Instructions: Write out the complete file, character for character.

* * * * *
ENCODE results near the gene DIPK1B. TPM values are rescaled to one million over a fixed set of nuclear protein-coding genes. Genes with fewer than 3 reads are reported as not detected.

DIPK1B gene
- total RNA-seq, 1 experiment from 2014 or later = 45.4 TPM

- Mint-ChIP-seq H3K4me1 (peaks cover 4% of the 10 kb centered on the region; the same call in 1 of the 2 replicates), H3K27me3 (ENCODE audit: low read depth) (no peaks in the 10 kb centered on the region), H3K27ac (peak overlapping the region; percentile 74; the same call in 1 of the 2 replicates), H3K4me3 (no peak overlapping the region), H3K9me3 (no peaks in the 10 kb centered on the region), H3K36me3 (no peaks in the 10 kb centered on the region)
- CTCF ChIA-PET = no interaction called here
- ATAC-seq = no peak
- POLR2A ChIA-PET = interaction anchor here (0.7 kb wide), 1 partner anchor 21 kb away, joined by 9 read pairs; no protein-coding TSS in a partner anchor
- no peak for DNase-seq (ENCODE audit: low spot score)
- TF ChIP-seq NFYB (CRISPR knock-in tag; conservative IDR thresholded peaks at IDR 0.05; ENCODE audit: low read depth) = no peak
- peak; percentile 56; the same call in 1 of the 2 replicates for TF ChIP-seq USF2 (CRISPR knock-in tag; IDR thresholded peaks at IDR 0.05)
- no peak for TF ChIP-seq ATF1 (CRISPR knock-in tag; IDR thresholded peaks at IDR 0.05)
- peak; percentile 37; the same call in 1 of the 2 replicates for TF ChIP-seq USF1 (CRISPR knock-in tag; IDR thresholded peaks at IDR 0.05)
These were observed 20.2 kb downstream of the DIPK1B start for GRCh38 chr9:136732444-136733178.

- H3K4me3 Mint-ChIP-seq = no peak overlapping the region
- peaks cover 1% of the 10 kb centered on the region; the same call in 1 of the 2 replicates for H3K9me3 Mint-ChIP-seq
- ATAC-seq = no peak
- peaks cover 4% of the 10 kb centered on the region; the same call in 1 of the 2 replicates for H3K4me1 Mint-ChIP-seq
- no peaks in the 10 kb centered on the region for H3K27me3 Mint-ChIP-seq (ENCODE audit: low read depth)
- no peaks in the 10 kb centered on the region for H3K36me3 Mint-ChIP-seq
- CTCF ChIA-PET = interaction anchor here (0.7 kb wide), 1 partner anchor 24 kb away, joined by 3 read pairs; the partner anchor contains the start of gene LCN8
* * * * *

ENCODE results near the gene DIPK1B. TPM values are rescaled to one million over a fixed set of nuclear protein-coding genes. Genes with fewer than 3 reads are reported as not detected.

DIPK1B gene
- total RNA-seq, 1 experiment from 2014 or later = 45.4 TPM

- Mint-ChIP-seq H3K4me1 (peaks cover 4% of the 10 kb centered on the region; the same call in 1 of the 2 replicates), H3K27me3 (ENCODE audit: low read depth) (no peaks in the 10 kb centered on the region), H3K27ac (peak overlapping the region; percentile 74; the same call in 1 of the 2 replicates), H3K4me3 (no peak overlapping the region), H3K9me3 (no peaks in the 10 kb centered on the region), H3K36me3 (no peaks in the 10 kb centered on the region)
- CTCF ChIA-PET = no interaction called here
- ATAC-seq = no peak
- POLR2A ChIA-PET = interaction anchor here (0.7 kb wide), 1 partner anchor 21 kb away, joined by 9 read pairs; no protein-coding TSS in a partner anchor
- no peak for DNase-seq (ENCODE audit: low spot score)
- TF ChIP-seq NFYB (CRISPR knock-in tag; conservative IDR thresholded peaks at IDR 0.05; ENCODE audit: low read depth) = no peak
- peak; percentile 56; the same call in 1 of the 2 replicates for TF ChIP-seq USF2 (CRISPR knock-in tag; IDR thresholded peaks at IDR 0.05)
- no peak for TF ChIP-seq ATF1 (CRISPR knock-in tag; IDR thresholded peaks at IDR 0.05)
- peak; percentile 37; the same call in 1 of the 2 replicates for TF ChIP-seq USF1 (CRISPR knock-in tag; IDR thresholded peaks at IDR 0.05)
These were observed 20.2 kb downstream of the DIPK1B start for GRCh38 chr9:136732444-136733178.

- H3K4me3 Mint-ChIP-seq = no peak overlapping the region
- peaks cover 1% of the 10 kb centered on the region; the same call in 1 of the 2 replicates for H3K9me3 Mint-ChIP-seq
- ATAC-seq = no peak
- peaks cover 4% of the 10 kb centered on the region; the same call in 1 of the 2 replicates for H3K4me1 Mint-ChIP-seq
- no peaks in the 10 kb centered on the region for H3K27me3 Mint-ChIP-seq (ENCODE audit: low read depth)
- no peaks in the 10 kb centered on the region for H3K36me3 Mint-ChIP-seq
- CTCF ChIA-PET = interaction anchor here (0.7 kb wide), 1 partner anchor 24 kb away, joined by 3 read pairs; the partner anchor contains the start of gene LCN8